In 1962, Anthony Downs put forward the fundamental law of peak hour congestion on urban commuter expressways: peak-hour traffic congestion rises to meet maximum capacity. Larger bus and train networks and more cycle-ways are never the solution. Just as more highways leads to more congestion because more people drive to work, with fewer people driving to work if they fit enough to ride on the new cycle-ways, other people will start driving to work, instead of taking public transport (Downs 2005).
Downs’ law of peak hour congestion or “triple convergence” means that road will be as congested as before after any new investment in capacity because fewer people are taking public transport or postponing their trips to outside the peak hour times. More commercial driving in peak hours by trucks and delivery vans is an obvious response to more road capacity (Downs 2004). Increases in road capacity do not reduce congestion because of a triple convergence of new users from buses, trains and off-peak.
If an expressway’s capacity were doubled overnight, the next day’s traffic would flow rapidly because the same number of drivers would have twice the road space. Word will soon spread that this highway is less congested. Drivers who used that road before and after the peak hour to avoid congestion will shift into the peak hours. Other drivers using alternative routes will shift to this more convenient expressway. Bus and train passengers will start driving on the upgraded road in the peak periods. In a short time, this triple convergence of bus, train and car users onto the improved or new road in the peak hours will make that road as congested as it was before its expansion. Duranton and Turner (2011) found that vehicle kilometers travelled increases proportionately to increase road space for interstate highways and slightly less rapidly for other roads. The increased vehicle miles travelled is a mix of more driving by current residents, more commercial traffic and some migration from other types of roads.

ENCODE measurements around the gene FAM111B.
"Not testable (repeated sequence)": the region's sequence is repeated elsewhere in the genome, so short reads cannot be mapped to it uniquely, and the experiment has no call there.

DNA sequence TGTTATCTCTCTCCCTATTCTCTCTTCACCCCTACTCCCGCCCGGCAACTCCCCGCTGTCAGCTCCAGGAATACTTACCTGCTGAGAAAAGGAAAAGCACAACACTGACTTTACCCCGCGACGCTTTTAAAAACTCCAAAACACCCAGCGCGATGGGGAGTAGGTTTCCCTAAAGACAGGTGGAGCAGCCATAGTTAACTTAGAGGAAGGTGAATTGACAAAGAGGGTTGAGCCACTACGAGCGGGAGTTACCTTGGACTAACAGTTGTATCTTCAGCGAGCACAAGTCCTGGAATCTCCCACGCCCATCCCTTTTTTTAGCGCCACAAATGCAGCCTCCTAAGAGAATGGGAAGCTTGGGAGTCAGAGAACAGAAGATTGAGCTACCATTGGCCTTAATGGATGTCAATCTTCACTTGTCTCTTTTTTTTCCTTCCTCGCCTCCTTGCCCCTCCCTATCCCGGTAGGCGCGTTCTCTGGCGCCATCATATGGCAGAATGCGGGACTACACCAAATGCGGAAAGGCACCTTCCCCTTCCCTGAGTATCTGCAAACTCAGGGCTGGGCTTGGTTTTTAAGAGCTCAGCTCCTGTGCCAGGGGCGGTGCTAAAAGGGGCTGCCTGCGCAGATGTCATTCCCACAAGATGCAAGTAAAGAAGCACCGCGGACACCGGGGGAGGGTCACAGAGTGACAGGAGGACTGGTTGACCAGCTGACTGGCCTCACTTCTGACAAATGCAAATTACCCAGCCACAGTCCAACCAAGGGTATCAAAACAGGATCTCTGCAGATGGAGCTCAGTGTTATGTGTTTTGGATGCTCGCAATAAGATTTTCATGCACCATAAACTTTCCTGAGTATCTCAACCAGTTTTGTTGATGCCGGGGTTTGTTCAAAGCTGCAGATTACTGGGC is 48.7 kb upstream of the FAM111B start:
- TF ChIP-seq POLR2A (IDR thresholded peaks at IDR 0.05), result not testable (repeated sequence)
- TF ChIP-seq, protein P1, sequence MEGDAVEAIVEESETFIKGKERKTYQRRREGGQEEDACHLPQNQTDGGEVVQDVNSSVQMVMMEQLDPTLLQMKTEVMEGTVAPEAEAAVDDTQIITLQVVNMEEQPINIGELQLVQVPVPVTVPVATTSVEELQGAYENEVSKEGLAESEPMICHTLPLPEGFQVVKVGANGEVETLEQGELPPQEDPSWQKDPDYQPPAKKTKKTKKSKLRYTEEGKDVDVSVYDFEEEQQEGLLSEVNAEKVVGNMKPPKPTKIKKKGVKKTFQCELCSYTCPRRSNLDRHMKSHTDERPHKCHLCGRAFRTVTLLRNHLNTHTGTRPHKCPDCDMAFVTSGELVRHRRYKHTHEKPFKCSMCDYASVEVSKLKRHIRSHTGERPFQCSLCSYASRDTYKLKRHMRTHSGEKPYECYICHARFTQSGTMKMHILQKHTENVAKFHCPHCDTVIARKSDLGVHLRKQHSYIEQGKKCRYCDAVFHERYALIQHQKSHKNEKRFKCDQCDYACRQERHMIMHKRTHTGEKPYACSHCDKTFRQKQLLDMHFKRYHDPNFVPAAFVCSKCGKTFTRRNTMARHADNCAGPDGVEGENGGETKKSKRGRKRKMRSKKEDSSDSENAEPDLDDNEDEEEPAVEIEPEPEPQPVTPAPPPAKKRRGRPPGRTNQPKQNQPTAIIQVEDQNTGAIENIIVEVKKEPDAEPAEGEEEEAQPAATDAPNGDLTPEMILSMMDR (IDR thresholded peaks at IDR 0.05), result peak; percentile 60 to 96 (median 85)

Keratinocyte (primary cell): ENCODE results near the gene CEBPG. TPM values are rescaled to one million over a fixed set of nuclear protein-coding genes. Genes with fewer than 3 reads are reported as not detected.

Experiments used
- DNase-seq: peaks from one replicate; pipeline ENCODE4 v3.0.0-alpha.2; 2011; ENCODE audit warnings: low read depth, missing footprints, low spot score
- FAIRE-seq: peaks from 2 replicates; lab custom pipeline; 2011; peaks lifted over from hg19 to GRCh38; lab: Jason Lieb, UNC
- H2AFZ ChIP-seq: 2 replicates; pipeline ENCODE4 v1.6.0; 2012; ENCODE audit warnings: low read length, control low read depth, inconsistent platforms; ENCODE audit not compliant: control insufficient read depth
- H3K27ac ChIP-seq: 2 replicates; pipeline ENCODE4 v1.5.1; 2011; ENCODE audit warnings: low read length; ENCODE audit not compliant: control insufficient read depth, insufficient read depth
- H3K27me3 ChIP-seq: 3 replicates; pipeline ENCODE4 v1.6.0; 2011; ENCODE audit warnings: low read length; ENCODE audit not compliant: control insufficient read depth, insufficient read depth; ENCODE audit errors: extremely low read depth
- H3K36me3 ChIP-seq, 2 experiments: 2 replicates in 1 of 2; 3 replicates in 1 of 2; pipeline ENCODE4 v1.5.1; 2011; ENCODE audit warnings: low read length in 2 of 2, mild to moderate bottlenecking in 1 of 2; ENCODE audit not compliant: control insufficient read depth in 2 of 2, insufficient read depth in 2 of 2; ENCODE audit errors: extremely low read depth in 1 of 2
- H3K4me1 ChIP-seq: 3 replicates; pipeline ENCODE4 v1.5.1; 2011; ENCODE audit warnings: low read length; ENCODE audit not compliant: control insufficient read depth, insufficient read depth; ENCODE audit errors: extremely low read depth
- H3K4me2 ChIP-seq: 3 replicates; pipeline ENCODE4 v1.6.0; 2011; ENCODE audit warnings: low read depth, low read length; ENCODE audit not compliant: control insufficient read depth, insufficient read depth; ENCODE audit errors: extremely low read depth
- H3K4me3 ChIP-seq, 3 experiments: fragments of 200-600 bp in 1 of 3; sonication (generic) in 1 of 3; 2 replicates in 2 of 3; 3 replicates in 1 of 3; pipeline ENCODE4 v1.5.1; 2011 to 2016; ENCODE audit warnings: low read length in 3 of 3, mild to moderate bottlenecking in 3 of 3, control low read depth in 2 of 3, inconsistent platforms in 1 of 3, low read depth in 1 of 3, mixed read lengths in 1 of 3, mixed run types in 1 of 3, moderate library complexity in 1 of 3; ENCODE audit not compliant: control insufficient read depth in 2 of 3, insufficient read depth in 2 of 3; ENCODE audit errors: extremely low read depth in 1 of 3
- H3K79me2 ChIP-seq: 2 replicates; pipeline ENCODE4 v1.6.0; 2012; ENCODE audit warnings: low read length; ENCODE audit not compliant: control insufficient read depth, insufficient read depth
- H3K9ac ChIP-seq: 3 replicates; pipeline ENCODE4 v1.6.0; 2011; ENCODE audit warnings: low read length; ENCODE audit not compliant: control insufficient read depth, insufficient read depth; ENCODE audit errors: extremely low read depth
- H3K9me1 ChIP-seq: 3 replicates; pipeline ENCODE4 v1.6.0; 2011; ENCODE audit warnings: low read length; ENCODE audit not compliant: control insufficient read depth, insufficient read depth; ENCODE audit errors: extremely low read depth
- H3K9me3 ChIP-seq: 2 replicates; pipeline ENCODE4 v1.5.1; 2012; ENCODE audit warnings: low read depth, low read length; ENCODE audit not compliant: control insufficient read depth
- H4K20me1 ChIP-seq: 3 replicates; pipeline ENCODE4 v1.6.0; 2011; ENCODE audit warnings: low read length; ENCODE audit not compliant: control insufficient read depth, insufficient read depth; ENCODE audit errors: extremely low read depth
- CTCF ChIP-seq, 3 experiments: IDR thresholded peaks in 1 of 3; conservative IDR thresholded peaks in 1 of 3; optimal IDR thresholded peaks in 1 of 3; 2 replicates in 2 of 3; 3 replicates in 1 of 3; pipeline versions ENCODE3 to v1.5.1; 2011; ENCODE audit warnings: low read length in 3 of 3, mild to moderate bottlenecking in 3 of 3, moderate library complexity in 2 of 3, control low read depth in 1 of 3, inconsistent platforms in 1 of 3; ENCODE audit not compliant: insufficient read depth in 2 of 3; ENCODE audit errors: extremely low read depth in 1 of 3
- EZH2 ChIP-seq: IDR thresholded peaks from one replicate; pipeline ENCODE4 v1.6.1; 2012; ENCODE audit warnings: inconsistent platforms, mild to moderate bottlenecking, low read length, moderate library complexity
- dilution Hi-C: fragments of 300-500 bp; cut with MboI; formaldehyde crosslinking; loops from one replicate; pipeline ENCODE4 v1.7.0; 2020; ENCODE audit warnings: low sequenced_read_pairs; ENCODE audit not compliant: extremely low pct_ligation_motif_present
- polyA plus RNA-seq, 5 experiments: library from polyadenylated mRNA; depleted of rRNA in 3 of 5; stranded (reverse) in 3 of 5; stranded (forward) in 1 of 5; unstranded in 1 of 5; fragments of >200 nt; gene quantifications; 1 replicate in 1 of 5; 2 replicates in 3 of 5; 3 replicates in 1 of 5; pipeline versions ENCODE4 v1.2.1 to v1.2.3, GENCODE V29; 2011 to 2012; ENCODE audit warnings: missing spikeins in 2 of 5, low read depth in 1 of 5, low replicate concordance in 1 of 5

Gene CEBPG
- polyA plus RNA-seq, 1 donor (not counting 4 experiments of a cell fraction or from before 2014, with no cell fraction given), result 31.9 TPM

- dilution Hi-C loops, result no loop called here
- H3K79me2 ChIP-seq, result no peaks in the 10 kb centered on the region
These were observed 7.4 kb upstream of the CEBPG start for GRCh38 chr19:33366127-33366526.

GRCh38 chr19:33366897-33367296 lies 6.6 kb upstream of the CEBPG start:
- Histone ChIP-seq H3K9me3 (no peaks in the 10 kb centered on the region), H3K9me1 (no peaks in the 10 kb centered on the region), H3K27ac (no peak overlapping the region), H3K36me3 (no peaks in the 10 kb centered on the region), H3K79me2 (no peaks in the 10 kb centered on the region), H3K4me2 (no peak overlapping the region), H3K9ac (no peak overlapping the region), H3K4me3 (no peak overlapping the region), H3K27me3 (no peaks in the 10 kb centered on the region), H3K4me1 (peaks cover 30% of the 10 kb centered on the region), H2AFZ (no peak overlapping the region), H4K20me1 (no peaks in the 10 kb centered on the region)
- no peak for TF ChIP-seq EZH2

Increases in bus or train capacity had the same triple convergence effect at peak times as new roads. Duranton and Turner (2011) found that increased provision of public transport does not relieve road congestion. The road space freed up by the motorists who switched to the additional buses or trains is filled by other motorists and commercial transport who previously planned to travel outside of the peak hours. Downs considers that peak-hour congestion is inherent to how modern societies operate:
…congestion exists because societies organize economies so most people will work during the same hours each day. This makes interaction among firms and agencies possible, thereby increasing society’s productivity, and raising overall efficiency. But it also requires most workers and students to travel to and from their places of activity at the same times. This overloads ground transportation systems during the morning and evening peaks, and often longer.
No large metropolitan areas have enough infrastructure to transport everyone who wants to move during peak hours simultaneously; nor do they have enough resources to build it. Hence some travelers must wait until others have moved. That waiting constitutes traffic congestion. (Downs 2006).
Road capacity expansions and extensions to bus and train networks do not reduce congestion. The added space means the extra traffic can be handled with still tolerable congestion. Judiciously selected road investments are still value for money because the additional road space allows more commuters to travel by the fastest, most convenient, most flexible method of urban travel, which is in a car.